Trenchant election analysis

One of my former colleagues and current facebook friends asked for my "trenchant election analysis."  Here goes…

1) There's too damn much election analysis going on!  We are talking about governor's races in 2 states.  Yes, there are some suggestive ideas from this, but to draw broad, meaningful conclusions is folly.  That said…

2) Bad time to be an incumbent, especially a Democratic one.  Let's face it, the economy is still pretty weak and people have not seen the Democrats do all that much for them (most people don't really appreciate that we narrowly escaped a genuine economic catastrophe). Corzine was a really unpopular incumbent in a bad economy– this is no great Republican victory.

3) McDonnell won Virginia handily by running as a can-do pragmatic moderate Republican.  His record suggests he is, in fact, a fire-breathing, social issues conservative.  I didn't follow the election enough to see how he pulled that off successfully, but hey, nice work.  The most interesting commentary I read on the VA race was TNR's Jason Zengerle who suggested that the rural VA Deeds was never a comfortable fit for Northern Virginians and Dems win Virginia state-wide races by running up huge margins in NoVa.  No matter how much gun-loving, good ol' boy Deeds was, he was never going to pick up a ton of Dem votes south of Fredericksburg and he didn't play particularly well where the Dem votes are.

4) Republicans are angry and energized.  Democrats are complacent.  No surprise that Republicans turned out in dramatically better numbers.  Republicans should also fare better in 2010 as many of the 2008 Obama supporters remain home, but we should not make too much out of this year, because, ultimately, it all depends on…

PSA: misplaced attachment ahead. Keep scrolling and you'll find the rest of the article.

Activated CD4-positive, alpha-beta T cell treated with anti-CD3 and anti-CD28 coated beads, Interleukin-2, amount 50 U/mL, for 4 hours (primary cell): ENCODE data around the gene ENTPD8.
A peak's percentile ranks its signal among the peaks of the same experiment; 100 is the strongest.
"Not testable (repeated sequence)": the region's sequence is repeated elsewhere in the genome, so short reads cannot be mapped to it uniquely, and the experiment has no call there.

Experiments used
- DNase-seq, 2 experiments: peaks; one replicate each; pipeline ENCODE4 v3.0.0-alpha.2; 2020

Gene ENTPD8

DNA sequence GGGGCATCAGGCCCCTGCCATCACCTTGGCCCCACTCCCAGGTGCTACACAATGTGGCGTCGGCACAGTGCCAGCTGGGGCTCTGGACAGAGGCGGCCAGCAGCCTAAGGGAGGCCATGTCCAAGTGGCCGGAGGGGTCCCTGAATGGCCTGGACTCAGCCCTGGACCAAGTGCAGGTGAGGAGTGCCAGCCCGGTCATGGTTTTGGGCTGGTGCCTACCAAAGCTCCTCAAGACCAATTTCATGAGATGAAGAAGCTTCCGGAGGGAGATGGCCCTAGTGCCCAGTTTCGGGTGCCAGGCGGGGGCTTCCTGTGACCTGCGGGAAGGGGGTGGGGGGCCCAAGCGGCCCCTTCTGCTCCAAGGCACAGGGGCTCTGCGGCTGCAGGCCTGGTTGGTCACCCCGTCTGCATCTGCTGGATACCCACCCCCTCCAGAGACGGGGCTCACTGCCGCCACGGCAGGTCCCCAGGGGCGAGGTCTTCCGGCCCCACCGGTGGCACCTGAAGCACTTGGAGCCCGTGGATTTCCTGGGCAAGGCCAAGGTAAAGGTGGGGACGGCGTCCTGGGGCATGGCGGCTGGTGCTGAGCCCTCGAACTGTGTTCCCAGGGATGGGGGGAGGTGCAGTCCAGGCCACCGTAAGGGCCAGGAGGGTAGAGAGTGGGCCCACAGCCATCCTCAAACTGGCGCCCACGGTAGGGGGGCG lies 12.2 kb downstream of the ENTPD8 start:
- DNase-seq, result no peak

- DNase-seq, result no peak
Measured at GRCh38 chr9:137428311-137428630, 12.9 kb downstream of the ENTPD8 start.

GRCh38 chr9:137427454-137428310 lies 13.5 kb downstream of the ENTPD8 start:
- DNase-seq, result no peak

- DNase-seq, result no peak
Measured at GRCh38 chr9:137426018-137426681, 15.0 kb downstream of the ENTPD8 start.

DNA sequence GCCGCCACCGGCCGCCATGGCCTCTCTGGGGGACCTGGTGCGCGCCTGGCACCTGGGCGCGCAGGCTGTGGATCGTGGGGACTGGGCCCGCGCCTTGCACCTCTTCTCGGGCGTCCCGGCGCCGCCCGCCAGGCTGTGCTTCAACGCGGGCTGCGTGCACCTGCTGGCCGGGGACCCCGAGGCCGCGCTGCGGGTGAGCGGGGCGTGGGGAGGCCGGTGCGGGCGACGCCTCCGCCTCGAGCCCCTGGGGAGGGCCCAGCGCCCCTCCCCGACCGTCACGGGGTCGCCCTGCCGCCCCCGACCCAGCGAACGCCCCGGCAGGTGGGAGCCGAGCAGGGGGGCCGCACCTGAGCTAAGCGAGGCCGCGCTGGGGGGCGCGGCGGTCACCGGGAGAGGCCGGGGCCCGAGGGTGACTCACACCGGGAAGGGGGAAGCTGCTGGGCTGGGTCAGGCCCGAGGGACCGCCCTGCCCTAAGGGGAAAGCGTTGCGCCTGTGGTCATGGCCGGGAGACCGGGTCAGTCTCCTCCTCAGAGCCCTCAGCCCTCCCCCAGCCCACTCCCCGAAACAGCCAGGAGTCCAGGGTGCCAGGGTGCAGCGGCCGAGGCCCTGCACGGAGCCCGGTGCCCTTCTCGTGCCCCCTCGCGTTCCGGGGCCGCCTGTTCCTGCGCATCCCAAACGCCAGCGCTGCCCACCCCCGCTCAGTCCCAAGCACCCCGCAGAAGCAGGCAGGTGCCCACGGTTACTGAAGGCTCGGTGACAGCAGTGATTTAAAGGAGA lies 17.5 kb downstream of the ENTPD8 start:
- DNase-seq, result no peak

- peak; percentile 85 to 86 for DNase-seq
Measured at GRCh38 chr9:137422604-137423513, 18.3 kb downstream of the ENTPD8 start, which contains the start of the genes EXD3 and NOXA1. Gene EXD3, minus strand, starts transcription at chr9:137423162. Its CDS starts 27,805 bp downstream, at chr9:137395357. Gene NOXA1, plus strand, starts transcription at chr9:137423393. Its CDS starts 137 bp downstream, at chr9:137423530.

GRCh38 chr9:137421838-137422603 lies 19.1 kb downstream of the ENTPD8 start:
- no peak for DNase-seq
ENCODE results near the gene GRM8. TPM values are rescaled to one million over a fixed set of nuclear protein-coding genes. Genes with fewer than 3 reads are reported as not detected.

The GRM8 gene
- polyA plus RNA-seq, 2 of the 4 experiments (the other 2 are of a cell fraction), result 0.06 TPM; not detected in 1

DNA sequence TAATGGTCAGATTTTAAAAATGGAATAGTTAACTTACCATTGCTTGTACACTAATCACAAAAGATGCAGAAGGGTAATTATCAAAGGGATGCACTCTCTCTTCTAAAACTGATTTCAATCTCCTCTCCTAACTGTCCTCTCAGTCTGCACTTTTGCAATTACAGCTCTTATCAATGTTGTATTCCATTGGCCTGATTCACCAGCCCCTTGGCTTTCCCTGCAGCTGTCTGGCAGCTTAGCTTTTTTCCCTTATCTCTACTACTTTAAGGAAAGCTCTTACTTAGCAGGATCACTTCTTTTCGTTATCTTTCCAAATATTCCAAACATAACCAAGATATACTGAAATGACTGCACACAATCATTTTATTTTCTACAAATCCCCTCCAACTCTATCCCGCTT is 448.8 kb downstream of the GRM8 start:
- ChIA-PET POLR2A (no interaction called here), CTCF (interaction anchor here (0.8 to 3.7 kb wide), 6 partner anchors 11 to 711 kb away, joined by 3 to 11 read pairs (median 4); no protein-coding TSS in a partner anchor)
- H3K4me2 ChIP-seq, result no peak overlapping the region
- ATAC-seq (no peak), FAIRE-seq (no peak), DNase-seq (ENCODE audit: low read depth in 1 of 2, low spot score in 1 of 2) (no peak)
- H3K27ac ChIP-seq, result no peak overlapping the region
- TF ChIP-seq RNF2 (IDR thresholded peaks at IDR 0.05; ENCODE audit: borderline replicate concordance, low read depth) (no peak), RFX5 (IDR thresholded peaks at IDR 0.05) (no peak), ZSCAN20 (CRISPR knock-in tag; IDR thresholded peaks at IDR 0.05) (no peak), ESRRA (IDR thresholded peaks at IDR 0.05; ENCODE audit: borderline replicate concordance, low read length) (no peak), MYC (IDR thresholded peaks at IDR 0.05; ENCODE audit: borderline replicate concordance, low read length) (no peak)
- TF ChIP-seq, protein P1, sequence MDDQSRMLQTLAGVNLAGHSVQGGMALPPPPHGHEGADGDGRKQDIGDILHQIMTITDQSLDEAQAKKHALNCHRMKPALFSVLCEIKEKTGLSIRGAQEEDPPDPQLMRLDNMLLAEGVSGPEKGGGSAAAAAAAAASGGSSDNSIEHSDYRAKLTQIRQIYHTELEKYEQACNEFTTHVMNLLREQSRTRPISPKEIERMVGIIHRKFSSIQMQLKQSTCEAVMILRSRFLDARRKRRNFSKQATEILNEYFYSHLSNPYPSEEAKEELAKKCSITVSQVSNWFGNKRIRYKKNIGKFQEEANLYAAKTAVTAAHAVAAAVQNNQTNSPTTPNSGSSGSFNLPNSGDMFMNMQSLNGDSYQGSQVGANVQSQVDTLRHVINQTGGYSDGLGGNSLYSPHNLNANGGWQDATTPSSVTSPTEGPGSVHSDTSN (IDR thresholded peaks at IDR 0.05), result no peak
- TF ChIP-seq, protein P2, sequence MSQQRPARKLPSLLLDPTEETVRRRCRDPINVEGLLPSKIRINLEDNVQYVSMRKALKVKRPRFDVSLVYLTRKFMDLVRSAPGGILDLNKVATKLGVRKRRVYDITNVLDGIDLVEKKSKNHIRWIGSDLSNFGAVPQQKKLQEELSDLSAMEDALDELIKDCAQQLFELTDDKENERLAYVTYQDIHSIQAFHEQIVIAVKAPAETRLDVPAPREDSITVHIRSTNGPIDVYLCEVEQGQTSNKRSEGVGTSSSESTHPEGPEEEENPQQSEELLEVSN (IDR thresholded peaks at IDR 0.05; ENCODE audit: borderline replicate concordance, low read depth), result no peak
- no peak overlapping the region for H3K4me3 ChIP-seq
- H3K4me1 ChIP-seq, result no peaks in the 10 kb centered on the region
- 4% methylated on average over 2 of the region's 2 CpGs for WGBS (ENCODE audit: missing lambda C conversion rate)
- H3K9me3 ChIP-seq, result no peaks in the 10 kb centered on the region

5) It's the economy stupid.  What yesterday's elections tell us is that if the economy is in roughly the same shape in a year, the Democrats are in for a world of hurt.  Of course, there's more reason than not to expect it to be substantially better.  Regardless, what happens in 2010 will be much more reflective of the economy next Fall than any political undercurrents that the 2009 VA and NJ governor's races reveal.

6) Nate Silver takes a nice statistical approach to it all.

 

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More Juvenile Injustice

So, recently, I wrote about the Supreme Court hearing a case about whether it was Constitutional for a 13 year-old to receive a life sentence without parole for a crime short of murder.  Turns out there's lots of reasonable doubt as to whether this 13 year old is actually guilty of anything more than burglary, but he was horribly treated by the justice system of Florida– starting with a pathetic excuse for a lawyer who has been suspended from practicing in Florida.  The whole sorry is pretty shameful.  Questionable witnesses with strong ulterior motives, a victim who thinks the voice her assailant "could very well be his," and a judge who seems somewhat clueless.  Slate's Amy Bach summarizes the travesty.

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